"Good. Now watch close." He reached again into the cabinet beside him and took out a neatly made cage of iron spokes around a wooden frame. A grey rat ran from side to side within, nervously rearing up against the narrow bars and sniffing hungrily at the air. Hohenheim held the cage high for a few seconds, so that the villagers could observe the rat closely. He set the cage on the ground, poured a drop or two of liquid from the phial onto a fragment of oat bread, and slipped it deftly between the bars.

The rat paused for a few moments, while the circle of villagers held their breath. At last the rat sidled forward, sniffed the bread, and devoured it.

"I will count now," said the tall doctor. "Fifty pulse beats, and you see result."

He put his left hand to his right wrist and began to count in a clear, deep voice. At thirty the rat hesitated in its movements around the floor of the cage, and reared up against the bars. Ten more beats and it slipped to its belly, paws scrabbling against the wood.

Hohenheim did not wait to complete the count. He lifted the phial to his lips and tossed the contents down his throat. As the villagers muttered to themselves he inverted the bottle, allowing a few last drops of viscous liquid to fall to the grass.

"Now—and quickly—the antidote."

He pulled a flask of green liquid from his cloak, drained it, and carefully replaced the stopper. Amid the excited hubbub of the watching group, talking to each other in Gaelic about what they had witnessed, Hohenheim turned to Malcolm Maclaren. He was quite calm and relaxed, with no trace of nervousness about the poison.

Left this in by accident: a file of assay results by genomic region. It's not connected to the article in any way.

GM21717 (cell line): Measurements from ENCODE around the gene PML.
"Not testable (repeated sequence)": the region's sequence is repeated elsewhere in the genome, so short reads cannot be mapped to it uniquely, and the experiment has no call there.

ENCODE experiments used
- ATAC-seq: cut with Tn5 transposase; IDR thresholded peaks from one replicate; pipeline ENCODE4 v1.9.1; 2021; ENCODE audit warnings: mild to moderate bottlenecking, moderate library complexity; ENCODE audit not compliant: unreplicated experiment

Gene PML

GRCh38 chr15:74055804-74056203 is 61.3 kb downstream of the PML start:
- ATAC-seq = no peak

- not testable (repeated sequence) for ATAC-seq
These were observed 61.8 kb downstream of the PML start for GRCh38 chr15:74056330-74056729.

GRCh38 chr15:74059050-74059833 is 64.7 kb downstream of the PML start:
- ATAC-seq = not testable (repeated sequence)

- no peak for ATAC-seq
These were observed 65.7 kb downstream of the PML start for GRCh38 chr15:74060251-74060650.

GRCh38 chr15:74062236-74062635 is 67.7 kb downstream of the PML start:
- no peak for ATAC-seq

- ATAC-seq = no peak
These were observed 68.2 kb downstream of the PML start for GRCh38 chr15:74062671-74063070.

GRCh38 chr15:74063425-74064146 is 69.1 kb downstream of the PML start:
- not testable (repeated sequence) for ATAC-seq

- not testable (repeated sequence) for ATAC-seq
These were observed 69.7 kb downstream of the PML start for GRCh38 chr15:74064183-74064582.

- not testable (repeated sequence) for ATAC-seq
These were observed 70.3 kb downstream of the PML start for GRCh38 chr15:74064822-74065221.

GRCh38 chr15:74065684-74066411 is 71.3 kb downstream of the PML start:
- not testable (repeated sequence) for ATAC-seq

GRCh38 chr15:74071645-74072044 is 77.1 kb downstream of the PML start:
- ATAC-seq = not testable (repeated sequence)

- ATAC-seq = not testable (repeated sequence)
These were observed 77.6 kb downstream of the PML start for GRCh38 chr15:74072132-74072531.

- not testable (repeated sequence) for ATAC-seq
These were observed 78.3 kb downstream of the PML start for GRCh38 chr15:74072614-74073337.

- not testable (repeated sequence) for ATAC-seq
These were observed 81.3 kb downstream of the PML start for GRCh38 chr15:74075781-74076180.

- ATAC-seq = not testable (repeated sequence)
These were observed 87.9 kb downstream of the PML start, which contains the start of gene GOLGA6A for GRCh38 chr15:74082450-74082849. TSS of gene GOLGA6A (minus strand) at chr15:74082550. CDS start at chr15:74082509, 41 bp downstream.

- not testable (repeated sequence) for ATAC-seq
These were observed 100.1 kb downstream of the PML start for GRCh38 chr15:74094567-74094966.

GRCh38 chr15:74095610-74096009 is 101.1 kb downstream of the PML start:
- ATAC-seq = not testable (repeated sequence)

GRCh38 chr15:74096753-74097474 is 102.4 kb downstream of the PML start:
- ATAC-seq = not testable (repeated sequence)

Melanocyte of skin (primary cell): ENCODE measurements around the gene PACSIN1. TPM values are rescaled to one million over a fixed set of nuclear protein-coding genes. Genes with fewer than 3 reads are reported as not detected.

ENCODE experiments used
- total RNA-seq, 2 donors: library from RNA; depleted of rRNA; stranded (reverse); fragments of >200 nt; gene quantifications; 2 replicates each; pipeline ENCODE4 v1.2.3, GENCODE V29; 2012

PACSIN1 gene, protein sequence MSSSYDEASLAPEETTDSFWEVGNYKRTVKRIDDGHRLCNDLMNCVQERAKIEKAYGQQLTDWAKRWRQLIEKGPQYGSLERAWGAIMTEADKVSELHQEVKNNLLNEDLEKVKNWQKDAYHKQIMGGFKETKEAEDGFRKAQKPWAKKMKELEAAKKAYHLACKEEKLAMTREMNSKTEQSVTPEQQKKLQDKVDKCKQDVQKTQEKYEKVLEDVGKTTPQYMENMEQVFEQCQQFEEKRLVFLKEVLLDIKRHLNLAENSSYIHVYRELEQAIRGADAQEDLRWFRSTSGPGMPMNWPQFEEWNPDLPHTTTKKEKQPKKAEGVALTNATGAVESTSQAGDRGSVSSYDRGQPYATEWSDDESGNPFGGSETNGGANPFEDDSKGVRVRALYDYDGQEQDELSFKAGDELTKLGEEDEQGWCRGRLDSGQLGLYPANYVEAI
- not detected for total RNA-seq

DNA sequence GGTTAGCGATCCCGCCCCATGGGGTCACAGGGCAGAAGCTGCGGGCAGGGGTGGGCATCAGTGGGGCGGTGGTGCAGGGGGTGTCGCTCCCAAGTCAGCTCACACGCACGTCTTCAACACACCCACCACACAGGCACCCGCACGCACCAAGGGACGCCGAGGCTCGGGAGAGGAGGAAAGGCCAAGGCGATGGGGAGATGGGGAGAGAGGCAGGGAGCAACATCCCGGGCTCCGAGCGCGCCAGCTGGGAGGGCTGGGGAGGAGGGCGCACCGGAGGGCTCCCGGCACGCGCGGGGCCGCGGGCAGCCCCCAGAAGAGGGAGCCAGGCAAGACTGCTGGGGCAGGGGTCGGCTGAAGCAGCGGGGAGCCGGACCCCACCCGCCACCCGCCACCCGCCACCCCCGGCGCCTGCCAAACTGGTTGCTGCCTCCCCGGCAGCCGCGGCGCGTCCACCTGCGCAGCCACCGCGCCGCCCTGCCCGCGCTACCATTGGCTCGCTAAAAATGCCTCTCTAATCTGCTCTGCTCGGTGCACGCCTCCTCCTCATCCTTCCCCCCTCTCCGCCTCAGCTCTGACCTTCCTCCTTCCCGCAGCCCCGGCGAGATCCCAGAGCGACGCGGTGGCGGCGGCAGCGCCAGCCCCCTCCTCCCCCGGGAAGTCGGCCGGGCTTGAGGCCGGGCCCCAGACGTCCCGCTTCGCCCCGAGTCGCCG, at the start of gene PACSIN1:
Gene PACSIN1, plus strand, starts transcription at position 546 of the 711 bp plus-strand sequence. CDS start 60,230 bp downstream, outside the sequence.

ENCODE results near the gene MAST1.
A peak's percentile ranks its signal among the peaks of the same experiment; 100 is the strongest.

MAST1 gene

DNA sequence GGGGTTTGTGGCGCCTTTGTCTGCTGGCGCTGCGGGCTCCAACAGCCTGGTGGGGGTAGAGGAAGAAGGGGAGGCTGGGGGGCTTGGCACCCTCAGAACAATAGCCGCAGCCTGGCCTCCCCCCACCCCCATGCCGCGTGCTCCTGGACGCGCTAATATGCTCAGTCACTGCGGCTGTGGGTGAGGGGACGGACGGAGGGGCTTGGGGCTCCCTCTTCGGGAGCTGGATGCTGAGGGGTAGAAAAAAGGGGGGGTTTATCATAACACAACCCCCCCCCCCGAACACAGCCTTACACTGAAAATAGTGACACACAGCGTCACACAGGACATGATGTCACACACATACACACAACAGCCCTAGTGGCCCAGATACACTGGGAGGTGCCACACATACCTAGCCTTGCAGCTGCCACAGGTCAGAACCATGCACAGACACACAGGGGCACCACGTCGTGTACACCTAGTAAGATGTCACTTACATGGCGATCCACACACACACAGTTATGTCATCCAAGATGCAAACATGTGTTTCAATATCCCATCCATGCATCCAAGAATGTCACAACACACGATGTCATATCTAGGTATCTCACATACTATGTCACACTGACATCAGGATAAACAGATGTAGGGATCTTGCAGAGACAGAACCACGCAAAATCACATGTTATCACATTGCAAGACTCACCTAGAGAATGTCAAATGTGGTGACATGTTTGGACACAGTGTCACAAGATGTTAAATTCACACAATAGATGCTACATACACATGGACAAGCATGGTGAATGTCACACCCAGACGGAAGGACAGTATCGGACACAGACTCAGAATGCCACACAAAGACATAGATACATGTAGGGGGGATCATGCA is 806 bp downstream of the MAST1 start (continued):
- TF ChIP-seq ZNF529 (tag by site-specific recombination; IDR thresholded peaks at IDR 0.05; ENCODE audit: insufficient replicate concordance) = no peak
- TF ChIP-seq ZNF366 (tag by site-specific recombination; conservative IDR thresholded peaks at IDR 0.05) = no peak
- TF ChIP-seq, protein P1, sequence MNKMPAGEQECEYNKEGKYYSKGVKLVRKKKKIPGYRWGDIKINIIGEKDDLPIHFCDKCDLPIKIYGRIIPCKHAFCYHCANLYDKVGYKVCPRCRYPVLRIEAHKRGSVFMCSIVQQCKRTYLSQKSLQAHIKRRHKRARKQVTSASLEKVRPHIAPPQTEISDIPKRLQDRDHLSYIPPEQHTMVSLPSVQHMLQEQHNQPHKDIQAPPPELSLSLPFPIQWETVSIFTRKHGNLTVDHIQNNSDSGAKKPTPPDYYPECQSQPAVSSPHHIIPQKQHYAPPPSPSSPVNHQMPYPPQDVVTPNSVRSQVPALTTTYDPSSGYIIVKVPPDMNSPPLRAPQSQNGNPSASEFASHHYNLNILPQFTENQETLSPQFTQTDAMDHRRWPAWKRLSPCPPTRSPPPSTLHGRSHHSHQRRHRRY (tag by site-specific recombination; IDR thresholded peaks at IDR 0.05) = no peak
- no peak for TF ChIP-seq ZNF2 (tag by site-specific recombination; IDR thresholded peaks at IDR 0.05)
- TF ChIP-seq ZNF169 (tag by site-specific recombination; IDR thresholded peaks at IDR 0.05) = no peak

"There is a limited amount of this antidote. If any have desperate need—or want for future use—I can make arrangement. Normally I do not sell, but here where doctors are few I will make special case. You tell them, eh? While you do it"—he was looking at the southern road in the gathering dusk, nodding knowingly—"I think I have business to attend. See? I bought yesterday in Inverness, now it comes. If you will help unload, I can use tomorrow."

He pointed to the laden cart coming toward them, drawn easily down the hill by two dusty horses. "Those are my supplies for work here." He turned to Jacob Pole. "As I told you, we are well advanced in plans. We have located the wreck, we have equipment to look at it. Maybe you and Dr. Darwin stop wasting your time here, would like to make arrangements to go home to south? Galleon will be done before you begin to look, eh? So good night, Colonel, and sleep well."

He nodded to Pole, bowed again to the circle of villagers, and strolled away toward the arriving cart. It was heavily laden with boxes and packages, and most of the villagers followed him, openly inquisitive. Jacob Pole stood, biting at a fingernail and staring angrily after Hohenheim.

"Arrogant pox-hound!" he said to Zumal, who alone still stood by him. The black man ignored him. He was busy. He turned the dead rat out of the cage, replaced everything back in the tall cabinet, and carefully closed it. Placing it on a low trolley, he pushed it to the house and went inside. While Pole still stood there undecided, Malcolm Maclaren came back along the path toward him. The stocky Scotsman was looking worried, biting his lip and frowning.

"Colonel, I'm not wantin' to trouble ye now, but is Dr. Darwin inside an' available for a word?"

"He is inside." Pole still sounded angry. "But if you can keep him to one word you are a better man than I am."

He led the way to the house. Darwin was sitting in the same chair, still at work on his notes. A bottle of Athole brose stood untouched by his side and he had been forced to light the oil lamp, but otherwise everything was exactly as Pole had left it. Darwin looked up and nodded calmly to Maclaren.

"Another display of medical thaumaturgy, I have no doubt. What was the latest wonder? Ex Hohenheim semper aliquid novi, if you will permit me to paraphrase Pliny." His tone was cheerful as he laid down his pen and closed the book. "Well, Malcolm Maclaren, what can I do for you?"

The Scot fidgeted uneasily for a few seconds, his dark face working under the full growth of beard.

"I did not come to talk to ye of Hohenheim," he said at last. "No, nor of yon galleon that ye seek to raise. I'm askin' help. Ye may recall I spoke to ye about my brother, away inland these past two month. We had word come in today, rare bad news. He took an accident, out on the mountains. A fall."